- Natural gas: 6.6 GW
- Batteries: 4.3 GW
- Nuclear: 1.1 GW (Southern Company’s new reactor at its Vogtle plant in Georgia)
- Other: 0.2 GW
The 15.4 GW of utility-scale solar capacity additions are an all-time record, beating the prior record of 12 GW set in 2020. Of that new capacity, 28% will be in Texas, 9% in Nevada, 9% in California, and 7% in North Carolina. This year will also be the first year that PV capacity additions will exceed wind power capacity additions.
Not included here, the EIA estimates that 4.1 GW of small-scale solar PV capacity, such as rooftop solar, will come online in 2021. This would bring the total solar capacity additions this year to nearly 20 GW.
The 12.2 GW of wind power capacity additions this year are well below the 21 GW of additions in 2020. Over half of this year’s addition will be in Texas and Oklahoma, including the nearly 1.0 GW Traverse windfarm in Oklahoma. Lots of free wind in West Texas, western Oklahoma, and the Panhandle in particular, and smart folks have figured out how to turn this wind into cash.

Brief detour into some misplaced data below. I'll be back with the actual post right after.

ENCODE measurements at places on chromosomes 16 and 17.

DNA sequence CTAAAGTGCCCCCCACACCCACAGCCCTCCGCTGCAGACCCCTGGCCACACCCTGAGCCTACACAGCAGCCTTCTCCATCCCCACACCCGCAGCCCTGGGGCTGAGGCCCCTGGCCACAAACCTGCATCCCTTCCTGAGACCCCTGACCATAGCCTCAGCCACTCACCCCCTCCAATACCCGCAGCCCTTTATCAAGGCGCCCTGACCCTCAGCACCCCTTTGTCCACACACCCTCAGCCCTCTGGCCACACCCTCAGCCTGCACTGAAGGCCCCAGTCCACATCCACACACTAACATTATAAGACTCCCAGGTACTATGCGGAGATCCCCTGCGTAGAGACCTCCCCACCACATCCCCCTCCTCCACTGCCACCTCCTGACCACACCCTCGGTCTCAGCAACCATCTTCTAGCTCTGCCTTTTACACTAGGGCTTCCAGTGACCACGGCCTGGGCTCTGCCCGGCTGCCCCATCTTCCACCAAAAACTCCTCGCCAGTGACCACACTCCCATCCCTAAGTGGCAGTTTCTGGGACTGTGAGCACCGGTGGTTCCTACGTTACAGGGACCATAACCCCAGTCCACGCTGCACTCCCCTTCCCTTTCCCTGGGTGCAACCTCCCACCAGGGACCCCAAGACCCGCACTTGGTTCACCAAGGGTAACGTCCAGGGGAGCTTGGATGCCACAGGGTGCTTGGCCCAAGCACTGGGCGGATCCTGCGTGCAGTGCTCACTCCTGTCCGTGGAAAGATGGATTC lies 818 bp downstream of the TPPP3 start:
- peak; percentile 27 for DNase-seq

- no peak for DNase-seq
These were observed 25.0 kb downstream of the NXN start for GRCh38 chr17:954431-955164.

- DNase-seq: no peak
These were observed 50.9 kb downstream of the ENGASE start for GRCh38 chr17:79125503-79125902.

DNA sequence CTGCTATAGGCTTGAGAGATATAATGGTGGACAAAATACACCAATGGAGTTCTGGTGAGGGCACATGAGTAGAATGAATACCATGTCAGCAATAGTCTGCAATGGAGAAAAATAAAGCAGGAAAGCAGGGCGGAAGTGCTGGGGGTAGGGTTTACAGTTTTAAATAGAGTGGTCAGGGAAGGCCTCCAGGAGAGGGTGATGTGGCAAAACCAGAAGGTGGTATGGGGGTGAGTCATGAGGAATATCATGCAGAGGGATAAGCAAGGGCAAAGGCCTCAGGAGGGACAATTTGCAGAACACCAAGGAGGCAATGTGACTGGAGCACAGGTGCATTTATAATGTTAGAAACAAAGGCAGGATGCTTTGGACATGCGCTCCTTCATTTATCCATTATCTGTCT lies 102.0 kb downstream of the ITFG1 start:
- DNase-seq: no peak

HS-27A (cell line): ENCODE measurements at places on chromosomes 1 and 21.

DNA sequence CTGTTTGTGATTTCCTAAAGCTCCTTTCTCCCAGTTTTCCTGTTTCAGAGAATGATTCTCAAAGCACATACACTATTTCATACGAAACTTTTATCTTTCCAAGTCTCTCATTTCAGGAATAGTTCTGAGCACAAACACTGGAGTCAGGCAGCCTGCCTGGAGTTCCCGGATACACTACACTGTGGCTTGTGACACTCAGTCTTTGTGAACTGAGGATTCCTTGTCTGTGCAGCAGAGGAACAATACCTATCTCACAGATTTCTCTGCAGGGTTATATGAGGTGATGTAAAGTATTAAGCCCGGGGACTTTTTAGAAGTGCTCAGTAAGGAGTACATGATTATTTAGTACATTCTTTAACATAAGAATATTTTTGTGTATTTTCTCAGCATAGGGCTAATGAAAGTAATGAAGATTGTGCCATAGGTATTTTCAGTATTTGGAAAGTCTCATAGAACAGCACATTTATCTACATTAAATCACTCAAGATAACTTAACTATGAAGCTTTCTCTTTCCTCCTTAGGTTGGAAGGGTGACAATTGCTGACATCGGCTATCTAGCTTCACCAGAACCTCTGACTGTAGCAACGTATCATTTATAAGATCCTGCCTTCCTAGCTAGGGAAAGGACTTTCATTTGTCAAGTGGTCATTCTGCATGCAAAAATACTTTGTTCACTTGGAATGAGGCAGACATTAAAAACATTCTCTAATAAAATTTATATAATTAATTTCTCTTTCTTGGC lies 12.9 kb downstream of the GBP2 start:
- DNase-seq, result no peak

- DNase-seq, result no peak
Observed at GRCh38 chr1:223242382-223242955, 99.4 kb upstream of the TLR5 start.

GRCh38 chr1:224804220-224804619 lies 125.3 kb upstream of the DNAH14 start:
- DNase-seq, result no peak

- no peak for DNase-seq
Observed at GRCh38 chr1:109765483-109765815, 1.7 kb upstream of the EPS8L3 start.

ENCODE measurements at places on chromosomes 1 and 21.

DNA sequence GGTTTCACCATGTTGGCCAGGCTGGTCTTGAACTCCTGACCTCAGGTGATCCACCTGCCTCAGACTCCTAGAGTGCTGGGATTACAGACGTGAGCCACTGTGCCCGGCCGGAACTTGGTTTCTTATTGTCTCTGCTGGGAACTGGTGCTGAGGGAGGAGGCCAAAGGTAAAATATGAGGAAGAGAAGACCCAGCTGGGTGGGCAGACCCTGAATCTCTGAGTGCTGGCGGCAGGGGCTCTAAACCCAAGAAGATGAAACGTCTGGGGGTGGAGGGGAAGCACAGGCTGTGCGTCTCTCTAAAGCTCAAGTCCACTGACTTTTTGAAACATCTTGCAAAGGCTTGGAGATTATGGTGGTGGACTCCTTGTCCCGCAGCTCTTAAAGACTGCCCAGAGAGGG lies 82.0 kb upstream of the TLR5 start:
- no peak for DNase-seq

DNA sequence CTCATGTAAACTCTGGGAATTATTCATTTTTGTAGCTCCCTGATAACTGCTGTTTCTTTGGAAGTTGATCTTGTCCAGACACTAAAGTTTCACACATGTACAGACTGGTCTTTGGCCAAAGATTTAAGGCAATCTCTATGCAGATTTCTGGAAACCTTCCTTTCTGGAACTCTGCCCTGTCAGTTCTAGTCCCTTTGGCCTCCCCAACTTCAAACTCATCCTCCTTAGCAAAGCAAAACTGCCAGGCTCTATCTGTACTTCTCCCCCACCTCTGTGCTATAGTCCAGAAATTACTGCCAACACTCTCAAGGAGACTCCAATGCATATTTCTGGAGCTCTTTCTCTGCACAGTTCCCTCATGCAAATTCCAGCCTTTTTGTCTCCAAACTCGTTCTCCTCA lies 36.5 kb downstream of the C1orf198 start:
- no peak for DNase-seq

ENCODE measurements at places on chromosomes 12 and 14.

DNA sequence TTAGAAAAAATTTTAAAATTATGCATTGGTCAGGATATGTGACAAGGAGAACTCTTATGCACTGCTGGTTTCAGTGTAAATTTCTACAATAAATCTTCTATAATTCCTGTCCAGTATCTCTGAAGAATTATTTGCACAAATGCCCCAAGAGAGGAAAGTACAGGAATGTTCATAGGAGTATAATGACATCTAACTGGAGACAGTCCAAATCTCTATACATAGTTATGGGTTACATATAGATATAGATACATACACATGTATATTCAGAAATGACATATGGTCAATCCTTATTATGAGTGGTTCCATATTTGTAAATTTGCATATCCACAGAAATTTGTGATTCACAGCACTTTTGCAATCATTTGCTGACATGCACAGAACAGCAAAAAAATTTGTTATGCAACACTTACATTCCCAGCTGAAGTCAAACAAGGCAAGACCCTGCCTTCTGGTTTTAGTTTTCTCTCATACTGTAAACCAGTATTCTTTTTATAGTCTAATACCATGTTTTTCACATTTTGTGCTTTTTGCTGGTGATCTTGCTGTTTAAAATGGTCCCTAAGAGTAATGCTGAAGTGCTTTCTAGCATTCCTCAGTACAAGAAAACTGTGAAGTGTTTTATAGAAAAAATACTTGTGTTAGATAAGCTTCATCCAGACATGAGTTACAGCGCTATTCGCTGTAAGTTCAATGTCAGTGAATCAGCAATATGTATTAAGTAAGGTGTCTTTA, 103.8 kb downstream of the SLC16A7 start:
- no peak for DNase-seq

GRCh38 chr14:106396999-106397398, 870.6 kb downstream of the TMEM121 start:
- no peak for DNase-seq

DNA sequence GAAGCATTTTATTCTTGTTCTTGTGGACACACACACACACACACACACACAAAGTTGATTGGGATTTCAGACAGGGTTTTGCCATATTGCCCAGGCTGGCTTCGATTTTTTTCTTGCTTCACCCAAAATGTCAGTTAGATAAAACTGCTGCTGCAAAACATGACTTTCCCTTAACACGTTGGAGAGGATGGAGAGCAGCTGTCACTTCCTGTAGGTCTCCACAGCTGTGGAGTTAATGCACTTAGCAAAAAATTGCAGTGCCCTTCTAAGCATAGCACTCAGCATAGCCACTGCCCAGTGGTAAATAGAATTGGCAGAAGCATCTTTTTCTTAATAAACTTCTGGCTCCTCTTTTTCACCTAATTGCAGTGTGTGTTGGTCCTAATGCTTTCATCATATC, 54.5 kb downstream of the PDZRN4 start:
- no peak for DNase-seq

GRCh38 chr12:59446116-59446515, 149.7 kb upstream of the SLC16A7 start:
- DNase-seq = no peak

Of the 6.6 GW natural gas-fired capacity additions, 3.9 GW will be combined-cycle natural gas plants. These combined-cycle plants and cheap natural gas are what has been killing investment in coal power plants. The efficiency of new combined cycle plants can exceed 60%, far higher than coal plants. The combined-cycle technology entered utility scale operations in the 1990s.
In a combined cycle plant, a gas turbine, similar to a jet engine, burns the gas and drives a generator. The hot exhaust gas is then used to create high-pressure steam, which drives a steam turbine which drives another generator. By contrast, a coal plant only creates high-pressure steam to drive a steam turbine. Add cheap natural gas to the mix, and coal – even coal so cheap that all major coal miners were pushed into bankruptcy in recent years – has not been able to compete in the US for over a decade. Which is why investments in coal-fired capacity additions have fallen by the wayside.
Long-term structural issues have long dogged the consumption of gasoline, jet fuel, and distillate. Then came the Pandemic. Read… Update on the WTF Collapse of Gasoline & Jet Fuel Consumption: The Holiday Period